How do I check which version of macOS in on my computer?

Click on the ‘Apple’ icon menu (in the upper left corner of your computer), and select ‘About This Mac’. You should see a pop-up window which will list the operating system name and version (see below):


 

How do I check for and apply needed software updates?

If your computer shows ‘macOS High Sierra Version 10.13 or 10.13.1’, click on the ‘Software Update…’ button in the lower-right of the pop-up. This will launch the Apple ‘App Store’ utility. Click on the ‘Updates’ menu and apply any needed updates. If the App Store shows ‘No Updates Available’, be sure to confirm that these 2 critical updates ‘MacOS 10.13.1 Update’ and ‘Security Update 2017-001’ are listed as being installed:

Please review the links below for further information and assistance

  • Apple Security Update 2017-001

https://support.apple.com/en-us/HT208315

  • Apple releases macOS High Sierra Security Updates

https://9to5mac.com/2017/11/29/macos-root-fix/

  • Marshall University IT Service Desk

https://www.marshall.edu/it/departments/it-service-desk/

  • Marshall University IT Information Security Team

https://www.marshall.edu/infosec

Protecting Your Marshall MUNet/Email Account from Phishing Attacks

Recent Phishing Attacks

Over the past several months, the Office of Information Technology has seen an influx of fraudulent “phishing” messages, many which appear urgent, and are designed to trick account holders into clicking a link (or in some cases, replying to an email) and providing a username and password.

In most cases, these emails have been sent from other Marshall University account holders who have already been victims of these fraudulent messages and thus have had their accounts compromised. Once an account is compromised, it is then being used by a cyber-criminal to distribute more phishing messages to other MUNet/Office365 account holders.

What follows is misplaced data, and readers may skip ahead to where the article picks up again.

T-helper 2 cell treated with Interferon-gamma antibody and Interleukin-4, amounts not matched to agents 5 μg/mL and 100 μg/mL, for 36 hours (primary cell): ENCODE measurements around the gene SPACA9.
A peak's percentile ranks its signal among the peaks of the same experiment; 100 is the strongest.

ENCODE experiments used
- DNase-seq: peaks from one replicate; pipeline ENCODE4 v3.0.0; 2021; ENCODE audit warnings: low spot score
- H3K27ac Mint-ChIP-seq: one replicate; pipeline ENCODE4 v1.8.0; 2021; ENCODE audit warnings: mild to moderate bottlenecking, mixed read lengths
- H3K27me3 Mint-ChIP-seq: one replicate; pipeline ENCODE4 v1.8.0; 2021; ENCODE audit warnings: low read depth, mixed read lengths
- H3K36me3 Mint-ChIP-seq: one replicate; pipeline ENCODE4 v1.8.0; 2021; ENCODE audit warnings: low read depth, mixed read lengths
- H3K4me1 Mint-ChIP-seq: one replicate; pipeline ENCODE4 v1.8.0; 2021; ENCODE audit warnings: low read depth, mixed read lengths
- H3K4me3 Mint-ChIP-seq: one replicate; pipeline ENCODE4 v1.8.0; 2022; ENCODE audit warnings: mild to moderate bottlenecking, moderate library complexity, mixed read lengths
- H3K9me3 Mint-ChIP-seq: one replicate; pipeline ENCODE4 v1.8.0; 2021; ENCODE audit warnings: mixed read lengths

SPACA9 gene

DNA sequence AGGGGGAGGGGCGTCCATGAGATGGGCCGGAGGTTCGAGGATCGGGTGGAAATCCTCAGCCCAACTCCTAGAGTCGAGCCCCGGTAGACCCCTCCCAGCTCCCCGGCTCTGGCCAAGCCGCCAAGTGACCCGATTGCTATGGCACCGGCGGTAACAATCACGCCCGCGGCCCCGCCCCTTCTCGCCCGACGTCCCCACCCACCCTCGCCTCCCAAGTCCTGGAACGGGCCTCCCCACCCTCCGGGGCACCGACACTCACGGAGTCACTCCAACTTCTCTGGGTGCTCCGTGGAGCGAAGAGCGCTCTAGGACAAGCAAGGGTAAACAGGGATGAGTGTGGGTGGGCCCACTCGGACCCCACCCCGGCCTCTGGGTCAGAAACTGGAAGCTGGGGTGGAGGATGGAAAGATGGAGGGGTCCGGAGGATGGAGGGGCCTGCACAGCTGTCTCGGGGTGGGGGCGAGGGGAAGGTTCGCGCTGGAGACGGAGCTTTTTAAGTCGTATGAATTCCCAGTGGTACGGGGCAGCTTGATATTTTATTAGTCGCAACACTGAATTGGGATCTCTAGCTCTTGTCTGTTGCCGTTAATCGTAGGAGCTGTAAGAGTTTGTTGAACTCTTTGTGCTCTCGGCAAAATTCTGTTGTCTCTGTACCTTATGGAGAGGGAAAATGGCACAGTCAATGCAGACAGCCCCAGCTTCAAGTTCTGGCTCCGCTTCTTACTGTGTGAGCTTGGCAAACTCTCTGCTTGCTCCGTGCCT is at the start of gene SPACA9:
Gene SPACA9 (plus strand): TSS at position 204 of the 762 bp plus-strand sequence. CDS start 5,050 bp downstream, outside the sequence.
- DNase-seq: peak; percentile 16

Since the messages are coming from @marshall.edu or @live.marshall.edu addresses, the recipient is more likely to trust the sender and be tricked into clicking a link and logging in to what they think is a legitimate web page. Many of these web pages are designed to look like authentic Marshall University, Microsoft, or financial institution login pages, but are actually capturing credentials.

Prevention and Education

The IT department is doing their best to catch compromised accounts before more phishing messages can be distributed, however, the best way to protect yourself and others is to use caution when checking your email.

ALWAYS be suspicious of any unexpected email messages, regardless of the source, which include file attachments, web URLs, or are written with a sense of urgency and require you to provide credentials or other personal information.

Phishing Examples

Below are a few examples of recent phishing messages. Notice that each includes hyperlinked text which, when the mouse is hovered over, reveals a web address that is NOT a marshall.edu or microsoft.com address. Also, these messages have a sense of urgency and ask that the recipient verify information. Marshall University will never send you unsolicited email asking you to verify your password or personal information, nor will any other trusted organization.

If You Receive A Fraudulent Email

  1. (Optional) Report a suspicious email sent to your @marshall.edu or @live.marshall.edu email address by forwarding the message to phishing@marshall.edu. YOu will receive an auto-reply confirming receipt of the message as well as additional instructions.
  2. Delete the message from your inbox
  3. As long as you did not attempt to open the attachment, reply/click on the web link, or provide any personal information, no additional action is needed; however…
  4. If you attempted to open an attachment or visited a website where you submitted your username, password or other sensitive information, you should immediately contact the Marshall IT Service Desk at (304)-696-3200 / itservicedesk@marshall.edu.

Protecting Yourself From Email Fraud(AKA Phishing)

Phishing Scams


InfoSec Tips #7: Don’t Be Tricked

Tip 7: Don’t Be Tricked

 
 

This alert was also sent to the Marshall community via e-mail